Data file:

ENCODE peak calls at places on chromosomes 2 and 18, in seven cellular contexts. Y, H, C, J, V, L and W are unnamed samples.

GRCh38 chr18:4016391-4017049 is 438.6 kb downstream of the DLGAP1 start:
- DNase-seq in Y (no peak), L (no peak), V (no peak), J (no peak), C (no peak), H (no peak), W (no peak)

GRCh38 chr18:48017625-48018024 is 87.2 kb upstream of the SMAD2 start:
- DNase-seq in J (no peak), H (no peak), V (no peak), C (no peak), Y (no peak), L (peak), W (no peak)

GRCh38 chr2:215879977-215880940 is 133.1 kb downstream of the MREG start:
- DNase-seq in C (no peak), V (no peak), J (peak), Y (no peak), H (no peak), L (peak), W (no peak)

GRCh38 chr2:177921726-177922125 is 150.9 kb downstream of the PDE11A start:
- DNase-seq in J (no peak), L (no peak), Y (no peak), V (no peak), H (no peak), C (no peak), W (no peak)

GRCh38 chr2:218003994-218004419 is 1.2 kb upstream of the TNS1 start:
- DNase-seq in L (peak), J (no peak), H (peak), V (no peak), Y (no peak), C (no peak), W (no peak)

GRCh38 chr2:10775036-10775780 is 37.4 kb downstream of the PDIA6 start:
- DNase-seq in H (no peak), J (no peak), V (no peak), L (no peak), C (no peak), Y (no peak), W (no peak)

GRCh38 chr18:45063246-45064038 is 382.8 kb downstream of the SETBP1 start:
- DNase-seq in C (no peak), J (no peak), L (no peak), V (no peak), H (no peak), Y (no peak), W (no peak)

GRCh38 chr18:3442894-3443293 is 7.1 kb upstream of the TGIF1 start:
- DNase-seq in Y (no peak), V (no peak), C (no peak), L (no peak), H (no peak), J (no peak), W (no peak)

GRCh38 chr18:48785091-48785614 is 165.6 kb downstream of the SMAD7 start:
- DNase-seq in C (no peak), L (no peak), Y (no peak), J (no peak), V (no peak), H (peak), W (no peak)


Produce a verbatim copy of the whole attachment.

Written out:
ENCODE peak calls at places on chromosomes 2 and 18, in seven cellular contexts. Y, H, C, J, V, L and W are unnamed samples.

GRCh38 chr18:4016391-4017049 is 438.6 kb downstream of the DLGAP1 start:
- DNase-seq in Y (no peak), L (no peak), V (no peak), J (no peak), C (no peak), H (no peak), W (no peak)

GRCh38 chr18:48017625-48018024 is 87.2 kb upstream of the SMAD2 start:
- DNase-seq in J (no peak), H (no peak), V (no peak), C (no peak), Y (no peak), L (peak), W (no peak)

GRCh38 chr2:215879977-215880940 is 133.1 kb downstream of the MREG start:
- DNase-seq in C (no peak), V (no peak), J (peak), Y (no peak), H (no peak), L (peak), W (no peak)

GRCh38 chr2:177921726-177922125 is 150.9 kb downstream of the PDE11A start:
- DNase-seq in J (no peak), L (no peak), Y (no peak), V (no peak), H (no peak), C (no peak), W (no peak)

GRCh38 chr2:218003994-218004419 is 1.2 kb upstream of the TNS1 start:
- DNase-seq in L (peak), J (no peak), H (peak), V (no peak), Y (no peak), C (no peak), W (no peak)

GRCh38 chr2:10775036-10775780 is 37.4 kb downstream of the PDIA6 start:
- DNase-seq in H (no peak), J (no peak), V (no peak), L (no peak), C (no peak), Y (no peak), W (no peak)

GRCh38 chr18:45063246-45064038 is 382.8 kb downstream of the SETBP1 start:
- DNase-seq in C (no peak), J (no peak), L (no peak), V (no peak), H (no peak), Y (no peak), W (no peak)

GRCh38 chr18:3442894-3443293 is 7.1 kb upstream of the TGIF1 start:
- DNase-seq in Y (no peak), V (no peak), C (no peak), L (no peak), H (no peak), J (no peak), W (no peak)

GRCh38 chr18:48785091-48785614 is 165.6 kb downstream of the SMAD7 start:
- DNase-seq in C (no peak), L (no peak), Y (no peak), J (no peak), V (no peak), H (peak), W (no peak)